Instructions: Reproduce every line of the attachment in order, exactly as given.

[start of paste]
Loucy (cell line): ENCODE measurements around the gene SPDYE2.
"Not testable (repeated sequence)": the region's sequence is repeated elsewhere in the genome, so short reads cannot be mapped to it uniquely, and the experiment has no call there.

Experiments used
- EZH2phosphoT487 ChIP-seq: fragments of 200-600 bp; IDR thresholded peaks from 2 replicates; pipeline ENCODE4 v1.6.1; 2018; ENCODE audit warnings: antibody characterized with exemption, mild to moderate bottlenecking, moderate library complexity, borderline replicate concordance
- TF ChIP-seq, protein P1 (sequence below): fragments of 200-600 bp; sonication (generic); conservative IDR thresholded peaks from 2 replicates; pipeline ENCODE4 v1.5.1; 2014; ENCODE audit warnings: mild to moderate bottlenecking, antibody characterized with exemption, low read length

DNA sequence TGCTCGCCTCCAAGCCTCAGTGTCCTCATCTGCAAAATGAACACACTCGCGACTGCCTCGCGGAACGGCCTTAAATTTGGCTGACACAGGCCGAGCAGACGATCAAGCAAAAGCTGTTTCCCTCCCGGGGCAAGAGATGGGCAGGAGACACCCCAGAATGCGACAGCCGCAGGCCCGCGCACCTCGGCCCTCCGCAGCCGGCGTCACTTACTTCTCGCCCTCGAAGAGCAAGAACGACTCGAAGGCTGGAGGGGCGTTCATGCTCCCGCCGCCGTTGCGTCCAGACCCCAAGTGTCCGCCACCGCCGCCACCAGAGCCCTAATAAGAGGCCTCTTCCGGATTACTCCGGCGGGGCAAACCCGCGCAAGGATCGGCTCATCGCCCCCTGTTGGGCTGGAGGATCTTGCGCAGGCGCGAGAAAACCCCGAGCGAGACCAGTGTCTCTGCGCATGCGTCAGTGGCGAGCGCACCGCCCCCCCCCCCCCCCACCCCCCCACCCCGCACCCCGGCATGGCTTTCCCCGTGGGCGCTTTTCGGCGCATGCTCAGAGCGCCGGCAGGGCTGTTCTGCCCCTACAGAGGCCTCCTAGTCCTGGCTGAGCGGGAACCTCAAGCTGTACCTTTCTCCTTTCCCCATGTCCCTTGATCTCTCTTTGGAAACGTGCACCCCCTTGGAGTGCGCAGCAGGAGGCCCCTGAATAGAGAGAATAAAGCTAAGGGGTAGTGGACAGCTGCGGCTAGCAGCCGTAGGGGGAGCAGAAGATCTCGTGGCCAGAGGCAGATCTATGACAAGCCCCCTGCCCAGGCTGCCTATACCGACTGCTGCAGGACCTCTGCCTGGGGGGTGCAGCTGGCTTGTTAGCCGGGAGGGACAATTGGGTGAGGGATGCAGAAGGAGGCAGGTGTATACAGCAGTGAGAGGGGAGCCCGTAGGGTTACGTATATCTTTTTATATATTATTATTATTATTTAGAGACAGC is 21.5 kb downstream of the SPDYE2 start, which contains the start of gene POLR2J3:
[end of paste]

Loucy (cell line): ENCODE measurements around the gene SPDYE2.
"Not testable (repeated sequence)": the region's sequence is repeated elsewhere in the genome, so short reads cannot be mapped to it uniquely, and the experiment has no call there.

Experiments used
- EZH2phosphoT487 ChIP-seq: fragments of 200-600 bp; IDR thresholded peaks from 2 replicates; pipeline ENCODE4 v1.6.1; 2018; ENCODE audit warnings: antibody characterized with exemption, mild to moderate bottlenecking, moderate library complexity, borderline replicate concordance
- TF ChIP-seq, protein P1 (sequence below): fragments of 200-600 bp; sonication (generic); conservative IDR thresholded peaks from 2 replicates; pipeline ENCODE4 v1.5.1; 2014; ENCODE audit warnings: mild to moderate bottlenecking, antibody characterized with exemption, low read length

DNA sequence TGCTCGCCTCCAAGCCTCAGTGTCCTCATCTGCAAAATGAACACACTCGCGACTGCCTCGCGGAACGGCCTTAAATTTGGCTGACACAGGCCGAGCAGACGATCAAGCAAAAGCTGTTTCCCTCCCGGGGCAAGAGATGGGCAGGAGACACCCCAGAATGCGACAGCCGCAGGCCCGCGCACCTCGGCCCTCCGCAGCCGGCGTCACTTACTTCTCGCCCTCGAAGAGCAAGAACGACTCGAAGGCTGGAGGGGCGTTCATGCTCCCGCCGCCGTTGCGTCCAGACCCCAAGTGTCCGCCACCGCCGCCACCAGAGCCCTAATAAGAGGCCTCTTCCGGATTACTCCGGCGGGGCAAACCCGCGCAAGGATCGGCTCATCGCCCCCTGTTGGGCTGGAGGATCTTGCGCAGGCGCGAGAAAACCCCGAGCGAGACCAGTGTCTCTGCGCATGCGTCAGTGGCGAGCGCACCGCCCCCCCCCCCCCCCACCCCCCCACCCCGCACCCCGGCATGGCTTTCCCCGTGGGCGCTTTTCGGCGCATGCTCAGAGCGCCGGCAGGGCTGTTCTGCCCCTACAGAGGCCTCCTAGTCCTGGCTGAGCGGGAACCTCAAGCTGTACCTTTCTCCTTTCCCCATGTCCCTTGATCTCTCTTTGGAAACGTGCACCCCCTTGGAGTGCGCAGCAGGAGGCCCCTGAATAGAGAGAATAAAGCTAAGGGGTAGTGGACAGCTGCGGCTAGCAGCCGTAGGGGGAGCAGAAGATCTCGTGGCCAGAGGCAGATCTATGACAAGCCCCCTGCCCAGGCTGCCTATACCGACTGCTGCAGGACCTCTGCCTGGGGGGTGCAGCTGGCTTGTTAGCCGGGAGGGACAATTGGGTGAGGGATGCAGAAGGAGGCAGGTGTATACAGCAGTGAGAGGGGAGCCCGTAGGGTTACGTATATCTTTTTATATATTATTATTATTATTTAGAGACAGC is 21.5 kb downstream of the SPDYE2 start, which contains the start of gene POLR2J3: